Before using jAlbum, I wrote my own software to general my albums from text files, but jAlbum with skins makes much nicer albums in much less time. Click here to see my photo site.

Local Server on EJBDESK

To test web site stuff, I run the Apache web server on my desktop. It comes as part of xampp, which is a nice bundle for PHP development. By default, the server listens on port 80, but that port was being used by the Microsoft web server, IIS. My solution was to uninstall IIS, because my web site is a Linux based site, which uses Apache. Before that, I just used port 8080 for the apache server, but that gets messy. Some stuff I learned...

The command netstat is a good way to find out what ports are being used, and by what processes.

netstat -ano | find ":80" | find "LISTENING"

will show all of the processes that are listening on port :80

C:\Users\ed>netstat -ano | find ":80 " | find "LISTENING"
TCP                 LISTENING       280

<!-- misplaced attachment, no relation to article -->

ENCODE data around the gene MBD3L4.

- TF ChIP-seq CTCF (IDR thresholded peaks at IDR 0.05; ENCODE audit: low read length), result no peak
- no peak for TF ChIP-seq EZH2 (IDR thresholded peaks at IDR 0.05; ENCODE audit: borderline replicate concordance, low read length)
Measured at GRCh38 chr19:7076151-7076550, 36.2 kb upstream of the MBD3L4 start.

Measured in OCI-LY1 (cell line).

TCP    [::]:80                [::]:0                 LISTENING       280

The number at the end is the process ID (PID), which you can get more details on by opening the task manager with CNTL SHIFT ESC and choosing the Details tab. In this example, the PID I want to see is 280, which show this...

Name	   PID	Status	User name CPU	Memory (active private working set)	UAC virtualization
httpd.exe 280	Running	edburdick 00 	5,288K	                                Disabled

Using the right click menu on that line and picking Open File Location shows me that it is at C:\xampp\apache\bin, which is what I would expect.